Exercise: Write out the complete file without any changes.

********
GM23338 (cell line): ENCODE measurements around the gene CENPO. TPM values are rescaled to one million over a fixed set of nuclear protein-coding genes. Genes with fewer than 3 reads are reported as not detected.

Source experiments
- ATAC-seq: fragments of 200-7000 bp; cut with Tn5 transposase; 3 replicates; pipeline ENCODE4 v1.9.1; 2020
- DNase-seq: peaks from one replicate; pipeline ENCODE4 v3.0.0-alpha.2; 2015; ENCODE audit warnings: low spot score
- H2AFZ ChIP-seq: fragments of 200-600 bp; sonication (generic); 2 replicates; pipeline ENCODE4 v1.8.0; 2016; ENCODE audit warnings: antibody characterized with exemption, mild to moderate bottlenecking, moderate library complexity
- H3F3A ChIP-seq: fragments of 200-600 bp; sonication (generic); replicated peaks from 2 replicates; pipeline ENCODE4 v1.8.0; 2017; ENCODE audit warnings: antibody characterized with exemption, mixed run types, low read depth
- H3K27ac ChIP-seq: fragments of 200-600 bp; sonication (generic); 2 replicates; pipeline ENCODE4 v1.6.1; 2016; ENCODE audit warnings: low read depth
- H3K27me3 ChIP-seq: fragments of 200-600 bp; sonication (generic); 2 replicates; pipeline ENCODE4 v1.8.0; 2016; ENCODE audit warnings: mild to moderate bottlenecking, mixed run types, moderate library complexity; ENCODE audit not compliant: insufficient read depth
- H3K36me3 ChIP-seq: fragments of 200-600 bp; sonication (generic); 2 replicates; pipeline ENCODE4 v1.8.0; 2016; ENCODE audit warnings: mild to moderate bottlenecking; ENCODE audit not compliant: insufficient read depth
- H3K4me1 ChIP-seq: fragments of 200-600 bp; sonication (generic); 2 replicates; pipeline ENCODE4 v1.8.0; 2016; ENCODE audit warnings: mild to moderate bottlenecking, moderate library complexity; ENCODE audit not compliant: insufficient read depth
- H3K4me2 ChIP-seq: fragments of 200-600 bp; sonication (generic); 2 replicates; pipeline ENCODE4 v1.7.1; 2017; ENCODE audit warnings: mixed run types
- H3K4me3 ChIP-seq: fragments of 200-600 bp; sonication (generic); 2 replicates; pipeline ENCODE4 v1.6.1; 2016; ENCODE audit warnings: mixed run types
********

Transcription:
GM23338 (cell line): ENCODE measurements around the gene CENPO. TPM values are rescaled to one million over a fixed set of nuclear protein-coding genes. Genes with fewer than 3 reads are reported as not detected.

Source experiments
- ATAC-seq: fragments of 200-7000 bp; cut with Tn5 transposase; 3 replicates; pipeline ENCODE4 v1.9.1; 2020
- DNase-seq: peaks from one replicate; pipeline ENCODE4 v3.0.0-alpha.2; 2015; ENCODE audit warnings: low spot score
- H2AFZ ChIP-seq: fragments of 200-600 bp; sonication (generic); 2 replicates; pipeline ENCODE4 v1.8.0; 2016; ENCODE audit warnings: antibody characterized with exemption, mild to moderate bottlenecking, moderate library complexity
- H3F3A ChIP-seq: fragments of 200-600 bp; sonication (generic); replicated peaks from 2 replicates; pipeline ENCODE4 v1.8.0; 2017; ENCODE audit warnings: antibody characterized with exemption, mixed run types, low read depth
- H3K27ac ChIP-seq: fragments of 200-600 bp; sonication (generic); 2 replicates; pipeline ENCODE4 v1.6.1; 2016; ENCODE audit warnings: low read depth
- H3K27me3 ChIP-seq: fragments of 200-600 bp; sonication (generic); 2 replicates; pipeline ENCODE4 v1.8.0; 2016; ENCODE audit warnings: mild to moderate bottlenecking, mixed run types, moderate library complexity; ENCODE audit not compliant: insufficient read depth
- H3K36me3 ChIP-seq: fragments of 200-600 bp; sonication (generic); 2 replicates; pipeline ENCODE4 v1.8.0; 2016; ENCODE audit warnings: mild to moderate bottlenecking; ENCODE audit not compliant: insufficient read depth
- H3K4me1 ChIP-seq: fragments of 200-600 bp; sonication (generic); 2 replicates; pipeline ENCODE4 v1.8.0; 2016; ENCODE audit warnings: mild to moderate bottlenecking, moderate library complexity; ENCODE audit not compliant: insufficient read depth
- H3K4me2 ChIP-seq: fragments of 200-600 bp; sonication (generic); 2 replicates; pipeline ENCODE4 v1.7.1; 2017; ENCODE audit warnings: mixed run types
- H3K4me3 ChIP-seq: fragments of 200-600 bp; sonication (generic); 2 replicates; pipeline ENCODE4 v1.6.1; 2016; ENCODE audit warnings: mixed run types